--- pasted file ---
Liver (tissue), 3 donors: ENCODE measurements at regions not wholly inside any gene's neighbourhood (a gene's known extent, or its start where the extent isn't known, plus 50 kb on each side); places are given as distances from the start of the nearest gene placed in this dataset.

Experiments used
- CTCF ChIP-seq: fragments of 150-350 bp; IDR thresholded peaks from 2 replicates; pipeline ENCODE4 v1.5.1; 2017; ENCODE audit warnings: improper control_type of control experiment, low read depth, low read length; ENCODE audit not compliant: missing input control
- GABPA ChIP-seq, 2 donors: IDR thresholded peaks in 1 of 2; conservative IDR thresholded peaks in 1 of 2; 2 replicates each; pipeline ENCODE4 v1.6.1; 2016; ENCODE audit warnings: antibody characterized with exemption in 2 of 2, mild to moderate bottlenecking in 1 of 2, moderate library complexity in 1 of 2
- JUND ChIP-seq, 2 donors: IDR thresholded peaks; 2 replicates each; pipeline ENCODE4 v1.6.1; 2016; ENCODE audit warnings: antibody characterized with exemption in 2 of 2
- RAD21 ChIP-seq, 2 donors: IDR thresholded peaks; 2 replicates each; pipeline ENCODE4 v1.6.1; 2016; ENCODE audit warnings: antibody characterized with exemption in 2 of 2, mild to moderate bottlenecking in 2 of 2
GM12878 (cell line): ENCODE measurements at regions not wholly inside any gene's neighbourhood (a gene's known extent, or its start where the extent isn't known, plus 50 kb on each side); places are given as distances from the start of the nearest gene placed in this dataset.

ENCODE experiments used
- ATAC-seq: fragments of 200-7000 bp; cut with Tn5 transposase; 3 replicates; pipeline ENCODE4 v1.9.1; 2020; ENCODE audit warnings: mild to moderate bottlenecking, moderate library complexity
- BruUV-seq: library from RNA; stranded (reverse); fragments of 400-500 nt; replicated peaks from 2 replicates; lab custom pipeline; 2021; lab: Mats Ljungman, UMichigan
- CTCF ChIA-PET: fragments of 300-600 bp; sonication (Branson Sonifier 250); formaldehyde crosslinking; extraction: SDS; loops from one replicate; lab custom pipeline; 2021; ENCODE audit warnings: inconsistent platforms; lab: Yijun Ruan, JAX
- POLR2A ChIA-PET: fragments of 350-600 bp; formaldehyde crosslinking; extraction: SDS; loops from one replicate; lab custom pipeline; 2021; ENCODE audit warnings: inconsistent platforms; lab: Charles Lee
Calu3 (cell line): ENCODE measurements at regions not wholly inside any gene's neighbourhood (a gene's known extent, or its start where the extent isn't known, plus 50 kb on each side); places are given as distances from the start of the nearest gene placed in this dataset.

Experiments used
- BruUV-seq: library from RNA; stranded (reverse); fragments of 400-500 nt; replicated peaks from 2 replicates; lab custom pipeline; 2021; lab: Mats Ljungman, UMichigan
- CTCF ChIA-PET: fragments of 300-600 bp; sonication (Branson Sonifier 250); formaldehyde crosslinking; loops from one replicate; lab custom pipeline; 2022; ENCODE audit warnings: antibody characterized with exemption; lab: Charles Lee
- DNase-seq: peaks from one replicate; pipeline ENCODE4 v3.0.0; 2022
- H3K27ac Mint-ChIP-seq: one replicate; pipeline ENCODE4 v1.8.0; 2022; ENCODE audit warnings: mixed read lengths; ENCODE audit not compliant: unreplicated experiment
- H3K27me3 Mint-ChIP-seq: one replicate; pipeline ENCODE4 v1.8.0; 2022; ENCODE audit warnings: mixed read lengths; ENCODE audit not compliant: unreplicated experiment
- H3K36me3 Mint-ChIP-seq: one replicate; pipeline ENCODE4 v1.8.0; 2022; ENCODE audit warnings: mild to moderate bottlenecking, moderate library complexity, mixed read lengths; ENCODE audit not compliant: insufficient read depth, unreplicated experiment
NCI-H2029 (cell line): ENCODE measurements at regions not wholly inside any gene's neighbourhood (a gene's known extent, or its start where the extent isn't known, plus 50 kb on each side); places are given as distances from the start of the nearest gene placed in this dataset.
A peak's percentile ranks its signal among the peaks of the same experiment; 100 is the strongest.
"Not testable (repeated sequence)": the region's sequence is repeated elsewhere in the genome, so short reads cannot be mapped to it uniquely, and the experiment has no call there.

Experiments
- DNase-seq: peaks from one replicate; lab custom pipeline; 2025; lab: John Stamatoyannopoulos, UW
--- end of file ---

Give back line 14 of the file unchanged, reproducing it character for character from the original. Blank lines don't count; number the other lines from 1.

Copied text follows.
Experiments used